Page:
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|Title:||Decline and the City: the Urban Crisis in Liverpool, c. 1968-1986|
|Presented at:||University of Leicester|
|Abstract:||This thesis uses Liverpool to study the British urban crisis from 1968 to 1986, showing how the city became the locus of concern, in particular within central government policy-making, surrounding the processes of urban decline. The British urban crisis is understood, firstly through anxiety surrounding the social effects of urban decline with particular respect to residents of the ‘inner city’. The experience of urban decline was shown through central government-sponsored social surveys, as well as through cultural representations. This thesis shows how the processes of urban decline – population decline, de-industrialisation and economic decline, urban decay and dereliction, and urban deprivation – were all linked and mutually reinforcing. Secondly, the urban crisis arose through the inability of central and local government, and voluntary organisations, to ameliorate or reverse the effects of these changes. The British urban crisis was therefore as much a crisis of government policy as it was one of lived experience. As this thesis demonstrates, the urban crisis was the result of long-term processes of urban decline. But there were particular moments during which Liverpool’s crisis called into question the governability of urban Britain; these included the ‘riots’ in Toxteth in July 1981, and the dispute between Margaret Thatcher’s Conservative government and the city council, dominated by supporters of the Trotskyist group Militant Tendency between 1983 and 1986. This thesis therefore contributes to the historiographies of decline and declinism, social and economic change, and politics in late twentieth-century Britain.|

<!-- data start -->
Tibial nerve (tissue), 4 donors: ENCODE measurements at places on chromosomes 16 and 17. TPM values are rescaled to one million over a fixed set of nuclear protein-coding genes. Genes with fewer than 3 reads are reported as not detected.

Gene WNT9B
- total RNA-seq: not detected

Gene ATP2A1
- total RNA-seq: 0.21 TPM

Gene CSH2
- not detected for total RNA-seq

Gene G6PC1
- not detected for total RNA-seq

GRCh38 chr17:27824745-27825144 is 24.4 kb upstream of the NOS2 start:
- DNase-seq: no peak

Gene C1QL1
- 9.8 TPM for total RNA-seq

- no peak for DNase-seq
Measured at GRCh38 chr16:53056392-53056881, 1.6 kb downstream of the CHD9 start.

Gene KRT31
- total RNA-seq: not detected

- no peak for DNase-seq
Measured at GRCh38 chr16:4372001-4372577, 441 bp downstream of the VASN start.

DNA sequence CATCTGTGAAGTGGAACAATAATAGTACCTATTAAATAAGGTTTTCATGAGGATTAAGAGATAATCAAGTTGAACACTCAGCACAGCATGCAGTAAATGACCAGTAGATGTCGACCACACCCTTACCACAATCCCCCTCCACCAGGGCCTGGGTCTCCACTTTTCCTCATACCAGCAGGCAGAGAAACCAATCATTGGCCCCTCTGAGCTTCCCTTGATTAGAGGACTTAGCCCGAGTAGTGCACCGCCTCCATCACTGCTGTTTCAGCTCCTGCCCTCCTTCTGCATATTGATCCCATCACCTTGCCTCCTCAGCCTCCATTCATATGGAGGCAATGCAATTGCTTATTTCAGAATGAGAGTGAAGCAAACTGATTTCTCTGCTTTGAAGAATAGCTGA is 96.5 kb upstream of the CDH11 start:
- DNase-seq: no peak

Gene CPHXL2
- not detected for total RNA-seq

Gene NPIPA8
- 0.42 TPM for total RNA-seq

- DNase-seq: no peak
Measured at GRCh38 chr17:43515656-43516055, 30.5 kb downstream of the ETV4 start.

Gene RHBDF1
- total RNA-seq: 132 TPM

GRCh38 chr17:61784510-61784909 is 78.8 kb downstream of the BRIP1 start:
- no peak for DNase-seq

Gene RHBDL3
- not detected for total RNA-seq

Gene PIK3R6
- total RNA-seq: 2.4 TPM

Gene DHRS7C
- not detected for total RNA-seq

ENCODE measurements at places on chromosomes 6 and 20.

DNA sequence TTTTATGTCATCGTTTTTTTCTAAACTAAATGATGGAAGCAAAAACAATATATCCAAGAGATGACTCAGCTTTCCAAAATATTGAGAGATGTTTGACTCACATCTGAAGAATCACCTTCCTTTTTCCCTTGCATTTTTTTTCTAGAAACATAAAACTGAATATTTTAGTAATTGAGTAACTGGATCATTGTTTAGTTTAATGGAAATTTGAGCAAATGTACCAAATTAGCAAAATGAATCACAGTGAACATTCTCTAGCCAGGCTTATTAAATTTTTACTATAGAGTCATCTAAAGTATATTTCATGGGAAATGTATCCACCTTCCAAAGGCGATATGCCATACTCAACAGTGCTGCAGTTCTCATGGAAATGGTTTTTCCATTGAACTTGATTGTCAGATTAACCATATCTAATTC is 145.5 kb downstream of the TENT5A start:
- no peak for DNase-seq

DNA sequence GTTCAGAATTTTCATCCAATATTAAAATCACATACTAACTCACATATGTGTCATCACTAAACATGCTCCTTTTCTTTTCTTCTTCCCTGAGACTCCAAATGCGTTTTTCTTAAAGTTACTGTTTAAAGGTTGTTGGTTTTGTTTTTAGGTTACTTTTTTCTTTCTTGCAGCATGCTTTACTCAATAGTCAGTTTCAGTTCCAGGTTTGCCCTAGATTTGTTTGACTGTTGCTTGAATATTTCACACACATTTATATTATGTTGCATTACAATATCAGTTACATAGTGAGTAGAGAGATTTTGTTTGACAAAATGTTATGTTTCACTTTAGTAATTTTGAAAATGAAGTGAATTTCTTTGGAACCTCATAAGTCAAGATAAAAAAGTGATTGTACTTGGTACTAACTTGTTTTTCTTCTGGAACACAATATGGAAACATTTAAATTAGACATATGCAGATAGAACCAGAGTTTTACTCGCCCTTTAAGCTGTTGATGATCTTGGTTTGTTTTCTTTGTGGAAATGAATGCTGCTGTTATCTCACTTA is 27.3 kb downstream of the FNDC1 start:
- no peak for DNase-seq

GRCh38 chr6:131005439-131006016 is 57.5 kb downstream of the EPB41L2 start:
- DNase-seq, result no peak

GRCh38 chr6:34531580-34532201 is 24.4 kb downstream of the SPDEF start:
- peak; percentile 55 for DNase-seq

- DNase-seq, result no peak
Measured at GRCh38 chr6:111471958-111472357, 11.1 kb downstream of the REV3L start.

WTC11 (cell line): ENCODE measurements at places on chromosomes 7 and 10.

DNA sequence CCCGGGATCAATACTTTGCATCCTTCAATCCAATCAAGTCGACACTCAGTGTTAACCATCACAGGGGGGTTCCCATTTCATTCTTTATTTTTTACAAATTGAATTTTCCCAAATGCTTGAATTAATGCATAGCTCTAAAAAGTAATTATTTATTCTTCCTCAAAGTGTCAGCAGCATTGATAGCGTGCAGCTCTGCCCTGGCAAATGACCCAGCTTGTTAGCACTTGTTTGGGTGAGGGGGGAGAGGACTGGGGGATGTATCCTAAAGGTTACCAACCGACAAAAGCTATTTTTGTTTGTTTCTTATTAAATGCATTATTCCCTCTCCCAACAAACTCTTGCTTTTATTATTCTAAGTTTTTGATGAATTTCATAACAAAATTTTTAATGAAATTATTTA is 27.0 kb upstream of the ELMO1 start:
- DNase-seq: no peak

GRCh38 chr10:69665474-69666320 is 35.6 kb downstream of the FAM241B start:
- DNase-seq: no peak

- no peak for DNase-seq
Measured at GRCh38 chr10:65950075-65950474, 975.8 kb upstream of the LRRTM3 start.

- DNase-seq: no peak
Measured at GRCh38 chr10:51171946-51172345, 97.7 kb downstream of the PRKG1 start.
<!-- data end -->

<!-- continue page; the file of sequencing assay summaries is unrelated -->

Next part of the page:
|Rights:||Copyright © the author. All rights reserved.|
|Appears in Collections:||Leicester Theses|
Theses, School of Historical Studies
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